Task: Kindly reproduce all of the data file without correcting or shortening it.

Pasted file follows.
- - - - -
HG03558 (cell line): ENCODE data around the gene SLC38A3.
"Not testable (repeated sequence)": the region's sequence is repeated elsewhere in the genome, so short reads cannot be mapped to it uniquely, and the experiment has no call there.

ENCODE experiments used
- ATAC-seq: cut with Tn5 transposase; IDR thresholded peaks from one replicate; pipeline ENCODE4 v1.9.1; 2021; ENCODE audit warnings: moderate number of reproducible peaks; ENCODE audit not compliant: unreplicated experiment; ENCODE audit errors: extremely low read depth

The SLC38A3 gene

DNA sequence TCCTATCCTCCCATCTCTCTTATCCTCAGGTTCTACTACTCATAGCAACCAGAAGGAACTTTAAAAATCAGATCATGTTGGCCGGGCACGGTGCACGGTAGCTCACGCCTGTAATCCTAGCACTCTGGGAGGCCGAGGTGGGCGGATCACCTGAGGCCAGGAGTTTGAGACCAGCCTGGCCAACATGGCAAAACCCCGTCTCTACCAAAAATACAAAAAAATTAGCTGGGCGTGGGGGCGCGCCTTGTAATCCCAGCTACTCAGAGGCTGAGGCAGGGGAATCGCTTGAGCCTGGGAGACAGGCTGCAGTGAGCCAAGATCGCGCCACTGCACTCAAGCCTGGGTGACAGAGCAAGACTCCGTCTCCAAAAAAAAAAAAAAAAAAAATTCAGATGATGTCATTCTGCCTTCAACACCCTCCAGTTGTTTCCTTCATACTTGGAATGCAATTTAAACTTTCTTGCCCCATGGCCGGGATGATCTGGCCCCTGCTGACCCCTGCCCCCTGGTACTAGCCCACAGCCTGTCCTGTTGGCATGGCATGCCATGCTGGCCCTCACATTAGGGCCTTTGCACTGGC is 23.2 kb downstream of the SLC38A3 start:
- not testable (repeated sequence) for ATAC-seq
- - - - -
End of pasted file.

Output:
HG03558 (cell line): ENCODE data around the gene SLC38A3.
"Not testable (repeated sequence)": the region's sequence is repeated elsewhere in the genome, so short reads cannot be mapped to it uniquely, and the experiment has no call there.

ENCODE experiments used
- ATAC-seq: cut with Tn5 transposase; IDR thresholded peaks from one replicate; pipeline ENCODE4 v1.9.1; 2021; ENCODE audit warnings: moderate number of reproducible peaks; ENCODE audit not compliant: unreplicated experiment; ENCODE audit errors: extremely low read depth

The SLC38A3 gene

DNA sequence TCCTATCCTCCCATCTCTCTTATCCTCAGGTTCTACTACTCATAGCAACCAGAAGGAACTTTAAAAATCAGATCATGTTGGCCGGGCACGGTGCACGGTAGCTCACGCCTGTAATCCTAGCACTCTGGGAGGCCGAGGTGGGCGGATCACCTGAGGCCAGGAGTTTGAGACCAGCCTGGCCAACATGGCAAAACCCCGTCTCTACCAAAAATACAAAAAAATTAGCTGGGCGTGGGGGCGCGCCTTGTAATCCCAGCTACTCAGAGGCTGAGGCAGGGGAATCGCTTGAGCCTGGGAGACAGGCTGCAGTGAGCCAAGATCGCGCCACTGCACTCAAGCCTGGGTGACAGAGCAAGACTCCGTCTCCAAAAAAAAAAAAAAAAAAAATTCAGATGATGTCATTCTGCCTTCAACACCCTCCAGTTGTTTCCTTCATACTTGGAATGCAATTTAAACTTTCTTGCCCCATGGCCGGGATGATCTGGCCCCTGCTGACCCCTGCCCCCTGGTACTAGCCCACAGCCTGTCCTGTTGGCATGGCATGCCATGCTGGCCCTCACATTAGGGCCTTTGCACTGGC is 23.2 kb downstream of the SLC38A3 start:
- not testable (repeated sequence) for ATAC-seq